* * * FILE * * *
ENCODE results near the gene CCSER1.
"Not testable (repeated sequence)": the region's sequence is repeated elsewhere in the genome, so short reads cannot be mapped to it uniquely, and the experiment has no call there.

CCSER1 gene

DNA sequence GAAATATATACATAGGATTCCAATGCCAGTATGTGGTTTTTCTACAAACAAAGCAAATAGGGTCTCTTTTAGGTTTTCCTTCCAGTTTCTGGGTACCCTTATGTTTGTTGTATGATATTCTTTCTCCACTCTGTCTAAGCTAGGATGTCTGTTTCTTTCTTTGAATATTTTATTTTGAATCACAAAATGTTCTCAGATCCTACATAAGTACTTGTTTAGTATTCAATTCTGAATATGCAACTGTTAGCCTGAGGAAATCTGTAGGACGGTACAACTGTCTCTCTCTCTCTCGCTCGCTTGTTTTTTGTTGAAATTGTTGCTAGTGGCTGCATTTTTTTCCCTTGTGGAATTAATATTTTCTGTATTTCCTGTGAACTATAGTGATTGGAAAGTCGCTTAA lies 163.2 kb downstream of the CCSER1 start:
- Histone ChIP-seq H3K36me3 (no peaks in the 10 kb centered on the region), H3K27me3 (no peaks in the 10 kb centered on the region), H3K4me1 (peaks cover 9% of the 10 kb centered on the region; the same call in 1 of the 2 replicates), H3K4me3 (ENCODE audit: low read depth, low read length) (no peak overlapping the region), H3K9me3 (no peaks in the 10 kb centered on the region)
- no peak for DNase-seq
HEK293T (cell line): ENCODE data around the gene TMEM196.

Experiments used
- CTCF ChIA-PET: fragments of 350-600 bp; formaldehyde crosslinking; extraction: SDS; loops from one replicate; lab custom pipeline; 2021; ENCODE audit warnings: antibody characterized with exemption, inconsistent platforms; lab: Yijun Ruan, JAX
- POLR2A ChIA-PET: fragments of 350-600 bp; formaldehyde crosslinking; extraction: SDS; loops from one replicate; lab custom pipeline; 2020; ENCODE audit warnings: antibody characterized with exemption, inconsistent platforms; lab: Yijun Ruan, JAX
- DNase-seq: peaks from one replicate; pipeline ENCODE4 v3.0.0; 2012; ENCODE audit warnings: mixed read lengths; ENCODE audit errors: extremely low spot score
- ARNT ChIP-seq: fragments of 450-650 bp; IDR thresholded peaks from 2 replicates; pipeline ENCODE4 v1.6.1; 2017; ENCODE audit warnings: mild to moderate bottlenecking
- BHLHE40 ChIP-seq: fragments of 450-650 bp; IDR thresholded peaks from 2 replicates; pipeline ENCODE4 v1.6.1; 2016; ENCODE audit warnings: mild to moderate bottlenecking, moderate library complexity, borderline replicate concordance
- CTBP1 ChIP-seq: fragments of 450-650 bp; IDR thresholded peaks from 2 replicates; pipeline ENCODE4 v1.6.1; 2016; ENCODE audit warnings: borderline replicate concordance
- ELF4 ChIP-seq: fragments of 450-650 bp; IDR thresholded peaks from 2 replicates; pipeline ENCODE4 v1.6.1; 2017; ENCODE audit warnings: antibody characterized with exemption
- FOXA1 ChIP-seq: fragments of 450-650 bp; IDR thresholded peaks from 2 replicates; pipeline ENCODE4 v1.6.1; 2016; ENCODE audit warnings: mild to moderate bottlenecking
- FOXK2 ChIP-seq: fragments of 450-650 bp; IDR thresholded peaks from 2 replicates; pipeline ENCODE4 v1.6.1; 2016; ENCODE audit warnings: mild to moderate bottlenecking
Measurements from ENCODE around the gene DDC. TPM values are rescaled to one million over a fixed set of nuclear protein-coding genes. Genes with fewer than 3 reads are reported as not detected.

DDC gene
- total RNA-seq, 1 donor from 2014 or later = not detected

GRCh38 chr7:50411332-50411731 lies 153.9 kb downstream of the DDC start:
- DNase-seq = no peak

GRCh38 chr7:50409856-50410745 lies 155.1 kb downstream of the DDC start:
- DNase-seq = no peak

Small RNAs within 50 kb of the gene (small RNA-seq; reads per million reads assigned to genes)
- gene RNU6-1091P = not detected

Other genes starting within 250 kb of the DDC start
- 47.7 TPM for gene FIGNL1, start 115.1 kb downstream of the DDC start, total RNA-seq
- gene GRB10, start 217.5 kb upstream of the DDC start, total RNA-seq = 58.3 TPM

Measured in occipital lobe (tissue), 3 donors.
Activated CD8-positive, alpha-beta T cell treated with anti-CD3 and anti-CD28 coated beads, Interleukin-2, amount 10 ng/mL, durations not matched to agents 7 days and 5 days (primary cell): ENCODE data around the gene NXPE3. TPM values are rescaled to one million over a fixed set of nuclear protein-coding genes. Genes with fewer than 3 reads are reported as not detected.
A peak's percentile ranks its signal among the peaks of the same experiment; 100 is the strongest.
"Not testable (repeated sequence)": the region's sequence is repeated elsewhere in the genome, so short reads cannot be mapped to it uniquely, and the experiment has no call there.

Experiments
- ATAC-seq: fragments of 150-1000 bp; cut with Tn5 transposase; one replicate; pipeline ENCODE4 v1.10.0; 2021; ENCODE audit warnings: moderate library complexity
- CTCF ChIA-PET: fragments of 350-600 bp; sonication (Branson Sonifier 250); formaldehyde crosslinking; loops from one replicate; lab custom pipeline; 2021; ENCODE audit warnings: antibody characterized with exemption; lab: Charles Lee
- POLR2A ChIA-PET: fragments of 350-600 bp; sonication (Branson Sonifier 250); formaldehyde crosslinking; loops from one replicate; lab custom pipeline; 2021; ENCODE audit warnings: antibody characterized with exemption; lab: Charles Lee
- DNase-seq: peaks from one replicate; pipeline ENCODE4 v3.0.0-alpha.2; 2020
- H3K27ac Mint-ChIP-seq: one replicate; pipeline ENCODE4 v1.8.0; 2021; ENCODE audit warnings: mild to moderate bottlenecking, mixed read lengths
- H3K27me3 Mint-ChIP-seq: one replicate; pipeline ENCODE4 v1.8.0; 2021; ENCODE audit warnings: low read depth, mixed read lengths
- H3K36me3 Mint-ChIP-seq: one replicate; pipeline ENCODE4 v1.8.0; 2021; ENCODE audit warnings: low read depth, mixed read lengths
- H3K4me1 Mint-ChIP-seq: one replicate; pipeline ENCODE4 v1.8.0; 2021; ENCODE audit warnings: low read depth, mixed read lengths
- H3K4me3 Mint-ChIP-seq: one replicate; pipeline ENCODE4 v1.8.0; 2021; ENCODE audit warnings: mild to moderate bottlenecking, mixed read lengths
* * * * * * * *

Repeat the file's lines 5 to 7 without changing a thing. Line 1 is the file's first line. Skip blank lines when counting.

- Histone ChIP-seq H3K36me3 (no peaks in the 10 kb centered on the region), H3K27me3 (no peaks in the 10 kb centered on the region), H3K4me1 (peaks cover 9% of the 10 kb centered on the region; the same call in 1 of the 2 replicates), H3K4me3 (ENCODE audit: low read depth, low read length) (no peak overlapping the region), H3K9me3 (no peaks in the 10 kb centered on the region)
- no peak for DNase-seq
HEK293T (cell line): ENCODE data around the gene TMEM196.